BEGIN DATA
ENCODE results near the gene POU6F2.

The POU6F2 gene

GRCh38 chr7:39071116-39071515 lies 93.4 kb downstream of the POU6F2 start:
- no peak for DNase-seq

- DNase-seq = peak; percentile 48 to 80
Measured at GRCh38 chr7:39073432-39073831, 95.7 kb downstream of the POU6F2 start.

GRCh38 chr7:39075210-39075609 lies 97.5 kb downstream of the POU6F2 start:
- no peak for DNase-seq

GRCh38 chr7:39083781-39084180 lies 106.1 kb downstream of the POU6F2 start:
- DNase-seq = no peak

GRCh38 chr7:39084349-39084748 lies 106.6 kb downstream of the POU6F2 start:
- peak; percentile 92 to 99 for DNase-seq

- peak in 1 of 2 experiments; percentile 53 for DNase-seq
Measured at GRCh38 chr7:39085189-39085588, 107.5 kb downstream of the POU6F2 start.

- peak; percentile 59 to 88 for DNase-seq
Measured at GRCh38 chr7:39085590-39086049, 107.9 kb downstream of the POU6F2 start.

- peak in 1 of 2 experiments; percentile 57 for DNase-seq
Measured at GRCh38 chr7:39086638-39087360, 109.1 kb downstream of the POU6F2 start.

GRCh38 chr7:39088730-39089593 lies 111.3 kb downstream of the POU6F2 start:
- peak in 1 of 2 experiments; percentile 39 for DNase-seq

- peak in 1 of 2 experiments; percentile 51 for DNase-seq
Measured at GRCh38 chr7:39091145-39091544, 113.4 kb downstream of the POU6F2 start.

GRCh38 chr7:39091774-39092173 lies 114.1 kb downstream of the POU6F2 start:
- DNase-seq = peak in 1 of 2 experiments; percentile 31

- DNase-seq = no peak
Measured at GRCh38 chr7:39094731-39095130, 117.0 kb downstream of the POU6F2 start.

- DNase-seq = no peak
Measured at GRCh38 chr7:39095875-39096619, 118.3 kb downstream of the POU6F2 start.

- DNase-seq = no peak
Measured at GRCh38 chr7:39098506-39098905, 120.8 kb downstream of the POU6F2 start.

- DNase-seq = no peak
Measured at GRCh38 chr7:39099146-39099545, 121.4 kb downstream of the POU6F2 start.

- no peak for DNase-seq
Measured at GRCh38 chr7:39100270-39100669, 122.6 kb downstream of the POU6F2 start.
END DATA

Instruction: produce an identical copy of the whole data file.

ENCODE results near the gene POU6F2.

The POU6F2 gene

GRCh38 chr7:39071116-39071515 lies 93.4 kb downstream of the POU6F2 start:
- no peak for DNase-seq

- DNase-seq = peak; percentile 48 to 80
Measured at GRCh38 chr7:39073432-39073831, 95.7 kb downstream of the POU6F2 start.

GRCh38 chr7:39075210-39075609 lies 97.5 kb downstream of the POU6F2 start:
- no peak for DNase-seq

GRCh38 chr7:39083781-39084180 lies 106.1 kb downstream of the POU6F2 start:
- DNase-seq = no peak

GRCh38 chr7:39084349-39084748 lies 106.6 kb downstream of the POU6F2 start:
- peak; percentile 92 to 99 for DNase-seq

- peak in 1 of 2 experiments; percentile 53 for DNase-seq
Measured at GRCh38 chr7:39085189-39085588, 107.5 kb downstream of the POU6F2 start.

- peak; percentile 59 to 88 for DNase-seq
Measured at GRCh38 chr7:39085590-39086049, 107.9 kb downstream of the POU6F2 start.

- peak in 1 of 2 experiments; percentile 57 for DNase-seq
Measured at GRCh38 chr7:39086638-39087360, 109.1 kb downstream of the POU6F2 start.

GRCh38 chr7:39088730-39089593 lies 111.3 kb downstream of the POU6F2 start:
- peak in 1 of 2 experiments; percentile 39 for DNase-seq

- peak in 1 of 2 experiments; percentile 51 for DNase-seq
Measured at GRCh38 chr7:39091145-39091544, 113.4 kb downstream of the POU6F2 start.

GRCh38 chr7:39091774-39092173 lies 114.1 kb downstream of the POU6F2 start:
- DNase-seq = peak in 1 of 2 experiments; percentile 31

- DNase-seq = no peak
Measured at GRCh38 chr7:39094731-39095130, 117.0 kb downstream of the POU6F2 start.

- DNase-seq = no peak
Measured at GRCh38 chr7:39095875-39096619, 118.3 kb downstream of the POU6F2 start.

- DNase-seq = no peak
Measured at GRCh38 chr7:39098506-39098905, 120.8 kb downstream of the POU6F2 start.

- DNase-seq = no peak
Measured at GRCh38 chr7:39099146-39099545, 121.4 kb downstream of the POU6F2 start.

- no peak for DNase-seq
Measured at GRCh38 chr7:39100270-39100669, 122.6 kb downstream of the POU6F2 start.